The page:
By Scott Malone
BOSTON(Reuters) – Dzhokhar Tsarnaev, convicted of carrying out the Boston Marathon bombing, would spend most of his days alone in his cell if a U.S. jury decides to send him to prison instead of sentencing him to death, a penal expert testified on Thursday.
The same jury found Tsarnaev, 21, guilty last month of killing three people and injuring 264 others at the race’s crowded finish line on April 15, 2013, in one of the highest-profile attacks on U.S. soil since Sept. 11, 2001.
BOSTON (Reuters) – Convicted Boston Marathon bomber Dzhokhar Tsarnaev’s brother, who decribed feeling a “rage of hatred,” frightened at least one relative during a visit to Russia in 2012 when he espoused radical Islamist beliefs, a family member said on Monday.
Several of Tsarnaev’s relatives appeared in Boston federal court to testify at the second phase of his trial, where a jury will determine whether he is sentenced to death for killing three people and wounding 264 in the April 15, 2013, bombing attack on Boston’s best-attended sporting event.
BOSTON (Reuters) – A cousin of convicted Boston Marathon bomber recalled Dzhokhar Tsarnaev as being a “very kind” child, as she testified on Monday at his high-profile trial where defense lawyers are fighting to spare the 21-year-old ethnic Chechen’s life.
The cousin, Raisat Suleimanov, a nurse who was born in Dagestan and now lives outside Moscow, said through an interpreter that she traveled to Boston out of familial love.
BALTIMORE (Reuters) – The mayor of Baltimore on Sunday lifted a night curfew imposed on the city last week to stem a spate of looting and arson that followed the funeral of a young black man who died from injuries suffered while in police custody.
Mayor Stephanie Rawlings-Blake said she believed sufficient calm had returned to allow her to end the 10 p.m.-5 a.m. curfew, which took effect last Tuesday after protests over the death of 25-year-old Freddie Gray turned violent on Monday.
BALTIMORE (Reuters) – The city of Baltimore was on Sunday to observe a day of prayer two weeks after a 25-year-old black man died of injuries suffered in police custody in a case that has led to criminal charges against six officers.
Freddie Gray’s death last month was the latest in a string of police killings of unarmed black men that have sparked anger and protests across the United States over the past year. But in a sharp departure from many prior incidents, Baltimore prosecutors found the officers had broken the law both in arresting Gray and in roughly handling him.
BALTIMORE (Reuters) – Thousands of people took to the streets of Baltimore on Saturday as anger over the death of a young black man turned to hopes for change following swift criminal charges against six police officers.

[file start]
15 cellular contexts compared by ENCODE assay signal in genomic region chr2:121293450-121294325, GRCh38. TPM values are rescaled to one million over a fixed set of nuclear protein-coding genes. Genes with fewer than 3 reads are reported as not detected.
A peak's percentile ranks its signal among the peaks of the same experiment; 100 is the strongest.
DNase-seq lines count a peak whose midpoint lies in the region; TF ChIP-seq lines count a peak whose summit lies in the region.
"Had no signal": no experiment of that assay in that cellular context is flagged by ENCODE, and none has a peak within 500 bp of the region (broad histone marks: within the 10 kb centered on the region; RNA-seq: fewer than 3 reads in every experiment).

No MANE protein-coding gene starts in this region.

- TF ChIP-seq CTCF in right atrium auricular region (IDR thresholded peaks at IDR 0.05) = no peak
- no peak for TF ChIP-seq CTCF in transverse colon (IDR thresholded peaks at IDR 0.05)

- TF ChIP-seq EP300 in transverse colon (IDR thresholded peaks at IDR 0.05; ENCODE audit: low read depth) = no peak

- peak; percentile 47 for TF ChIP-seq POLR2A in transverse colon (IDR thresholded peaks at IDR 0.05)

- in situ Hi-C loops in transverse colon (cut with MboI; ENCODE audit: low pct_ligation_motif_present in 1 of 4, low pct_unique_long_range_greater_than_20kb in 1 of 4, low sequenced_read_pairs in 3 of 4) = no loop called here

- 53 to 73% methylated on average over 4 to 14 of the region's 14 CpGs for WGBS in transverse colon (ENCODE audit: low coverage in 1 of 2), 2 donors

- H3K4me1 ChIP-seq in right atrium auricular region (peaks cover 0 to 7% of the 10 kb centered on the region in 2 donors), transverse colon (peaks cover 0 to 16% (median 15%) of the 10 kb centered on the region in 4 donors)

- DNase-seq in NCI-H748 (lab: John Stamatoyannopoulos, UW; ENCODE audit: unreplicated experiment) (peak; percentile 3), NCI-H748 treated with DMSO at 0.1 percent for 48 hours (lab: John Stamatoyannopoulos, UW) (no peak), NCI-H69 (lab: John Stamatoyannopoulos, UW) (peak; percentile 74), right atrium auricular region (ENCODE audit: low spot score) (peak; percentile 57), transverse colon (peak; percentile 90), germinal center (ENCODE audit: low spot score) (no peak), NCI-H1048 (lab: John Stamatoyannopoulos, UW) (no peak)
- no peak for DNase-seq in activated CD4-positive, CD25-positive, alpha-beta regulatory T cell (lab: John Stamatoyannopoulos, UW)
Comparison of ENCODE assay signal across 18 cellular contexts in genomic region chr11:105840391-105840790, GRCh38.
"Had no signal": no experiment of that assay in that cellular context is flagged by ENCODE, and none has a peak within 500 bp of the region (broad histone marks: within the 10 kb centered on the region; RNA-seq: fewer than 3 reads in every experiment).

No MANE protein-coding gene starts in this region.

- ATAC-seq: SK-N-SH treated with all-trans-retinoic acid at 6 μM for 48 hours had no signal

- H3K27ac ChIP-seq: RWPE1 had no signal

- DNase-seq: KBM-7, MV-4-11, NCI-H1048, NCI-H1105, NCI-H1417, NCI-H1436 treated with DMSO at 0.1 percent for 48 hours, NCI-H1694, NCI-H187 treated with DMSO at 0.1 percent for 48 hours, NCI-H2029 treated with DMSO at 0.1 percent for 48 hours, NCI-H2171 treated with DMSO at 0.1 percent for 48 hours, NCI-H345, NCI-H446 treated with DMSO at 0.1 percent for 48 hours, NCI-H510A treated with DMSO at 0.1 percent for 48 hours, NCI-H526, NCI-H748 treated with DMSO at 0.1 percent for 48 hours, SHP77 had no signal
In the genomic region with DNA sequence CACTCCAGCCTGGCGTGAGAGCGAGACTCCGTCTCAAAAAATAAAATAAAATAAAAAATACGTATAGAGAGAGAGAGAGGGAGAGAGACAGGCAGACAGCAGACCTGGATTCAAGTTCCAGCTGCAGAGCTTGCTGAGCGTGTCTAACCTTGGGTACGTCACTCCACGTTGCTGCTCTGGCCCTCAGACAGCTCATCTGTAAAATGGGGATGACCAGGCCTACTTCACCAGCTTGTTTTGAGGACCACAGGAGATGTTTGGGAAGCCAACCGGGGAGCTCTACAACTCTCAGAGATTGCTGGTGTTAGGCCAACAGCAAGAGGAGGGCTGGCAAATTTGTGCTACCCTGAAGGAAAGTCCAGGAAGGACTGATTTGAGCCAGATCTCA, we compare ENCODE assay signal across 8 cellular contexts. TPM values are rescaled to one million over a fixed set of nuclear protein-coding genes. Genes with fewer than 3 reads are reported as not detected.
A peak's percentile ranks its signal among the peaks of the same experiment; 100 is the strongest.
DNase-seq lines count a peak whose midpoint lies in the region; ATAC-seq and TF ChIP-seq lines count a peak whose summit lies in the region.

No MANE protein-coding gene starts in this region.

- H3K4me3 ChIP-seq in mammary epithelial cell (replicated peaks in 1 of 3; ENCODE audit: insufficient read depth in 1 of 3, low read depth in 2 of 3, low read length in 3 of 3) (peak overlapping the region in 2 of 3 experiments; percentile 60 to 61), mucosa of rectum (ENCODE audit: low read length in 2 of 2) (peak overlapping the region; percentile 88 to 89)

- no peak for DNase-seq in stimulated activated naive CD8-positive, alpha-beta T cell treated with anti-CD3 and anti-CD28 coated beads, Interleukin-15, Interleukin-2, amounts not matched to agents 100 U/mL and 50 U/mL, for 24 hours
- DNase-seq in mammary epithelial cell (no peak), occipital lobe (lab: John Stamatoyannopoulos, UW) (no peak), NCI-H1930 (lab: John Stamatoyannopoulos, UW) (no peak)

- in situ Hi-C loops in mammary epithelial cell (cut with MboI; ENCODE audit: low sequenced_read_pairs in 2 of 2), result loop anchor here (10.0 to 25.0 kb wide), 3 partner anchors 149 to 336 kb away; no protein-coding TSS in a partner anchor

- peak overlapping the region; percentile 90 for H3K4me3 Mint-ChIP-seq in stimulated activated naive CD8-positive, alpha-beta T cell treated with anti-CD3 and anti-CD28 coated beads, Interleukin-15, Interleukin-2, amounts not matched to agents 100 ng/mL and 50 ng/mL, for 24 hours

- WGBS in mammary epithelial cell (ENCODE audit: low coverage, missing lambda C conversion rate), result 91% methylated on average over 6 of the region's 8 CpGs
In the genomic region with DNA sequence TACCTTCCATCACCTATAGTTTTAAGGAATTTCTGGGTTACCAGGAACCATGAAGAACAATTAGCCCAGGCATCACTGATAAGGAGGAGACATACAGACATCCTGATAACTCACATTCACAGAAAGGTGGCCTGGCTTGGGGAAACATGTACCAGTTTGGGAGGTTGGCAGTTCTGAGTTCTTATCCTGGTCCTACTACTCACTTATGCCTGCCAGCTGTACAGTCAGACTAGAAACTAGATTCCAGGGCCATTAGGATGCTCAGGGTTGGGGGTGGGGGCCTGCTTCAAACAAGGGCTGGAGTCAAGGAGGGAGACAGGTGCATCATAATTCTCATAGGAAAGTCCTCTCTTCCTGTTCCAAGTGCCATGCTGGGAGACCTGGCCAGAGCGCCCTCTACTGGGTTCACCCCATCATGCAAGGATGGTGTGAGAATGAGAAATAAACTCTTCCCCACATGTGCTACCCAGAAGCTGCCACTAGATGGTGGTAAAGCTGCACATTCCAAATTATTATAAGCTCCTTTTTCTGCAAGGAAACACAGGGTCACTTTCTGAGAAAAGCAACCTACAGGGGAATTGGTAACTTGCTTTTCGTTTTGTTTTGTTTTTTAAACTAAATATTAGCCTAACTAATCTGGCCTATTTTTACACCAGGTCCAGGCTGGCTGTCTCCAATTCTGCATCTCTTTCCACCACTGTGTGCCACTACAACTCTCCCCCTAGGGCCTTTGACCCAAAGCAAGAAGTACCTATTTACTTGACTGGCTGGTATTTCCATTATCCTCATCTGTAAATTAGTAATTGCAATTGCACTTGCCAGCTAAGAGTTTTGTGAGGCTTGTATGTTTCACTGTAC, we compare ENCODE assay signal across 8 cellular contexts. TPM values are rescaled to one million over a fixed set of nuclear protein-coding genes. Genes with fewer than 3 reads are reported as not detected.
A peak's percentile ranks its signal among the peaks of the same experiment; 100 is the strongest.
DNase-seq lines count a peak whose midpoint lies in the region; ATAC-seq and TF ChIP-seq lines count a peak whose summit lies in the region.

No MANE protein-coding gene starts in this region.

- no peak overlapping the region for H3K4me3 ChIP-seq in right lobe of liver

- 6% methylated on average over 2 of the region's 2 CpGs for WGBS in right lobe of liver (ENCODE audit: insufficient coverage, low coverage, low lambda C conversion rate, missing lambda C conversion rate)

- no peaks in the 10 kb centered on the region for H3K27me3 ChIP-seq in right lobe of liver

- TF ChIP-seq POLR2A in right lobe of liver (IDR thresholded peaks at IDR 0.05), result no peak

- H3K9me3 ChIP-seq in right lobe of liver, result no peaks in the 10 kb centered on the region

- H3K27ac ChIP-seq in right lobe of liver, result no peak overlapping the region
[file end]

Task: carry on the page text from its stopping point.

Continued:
There was an upbeat mood at the march from the housing projects where 25-year-old Freddie Gray was arrested last month to a plaza in front of city hall where the city’s chief prosecutor announced charges on Friday ranging from murder to assault in his death.
BALTIMORE (Reuters) – Five days after rioters torched buildings and looted stores in an outbreak of violence over the death of a black man who was fatally injured in police custody, Baltimore’s bars and restaurants are hurting.
With police and National Guard troops enforcing a 10 p.m. nightly curfew, businesses in all corners of the city are forced to close early and are seeing fewer customers during the shortened hours they are open, business owners said on Saturday.
BALTIMORE (Reuters) – A jubilant Baltimore headed into a weekend of rallies on Saturday after six police officers were criminally charged over the arrest of a 25-year-old black man whose death led to rioting earlier in the week.
Demonstrations are expected to continue around the United States through the weekend, with a massive rally planned for Baltimore city hall with marchers leaving from the Gilmor Homes housing projects where the victim, Freddie Gray, was arrested.
BALTIMORE (Reuters) – Baltimore’s chief prosecutor charged one police officer with murder on Friday and five others with lesser crimes in the death of a young black man who suffered a critical neck injury in the back of a police van, a case that fueled new anger over police treatment of minorities.
The swift decision by Marilyn Mosby, who has been in the position only since January, to charge the six officers in the death of Freddie Gray caught many by surprise in a city hit Monday night by its worst civil unrest in decades.
BALTIMORE (Reuters) – Baltimore residents cautiously celebrated news on Friday that six police officers involved in the arrest of Freddie Gray face criminal charges, a marked contrast to recent rioting over fraught relations between police and the African-American community.
Residents shouted with joy, embraced one another and honked car horns to hail the swift action by Baltimore city’s chief prosecutor to file charges in the death of Gray, a black man who suffered severe spinal injuries while in police custody.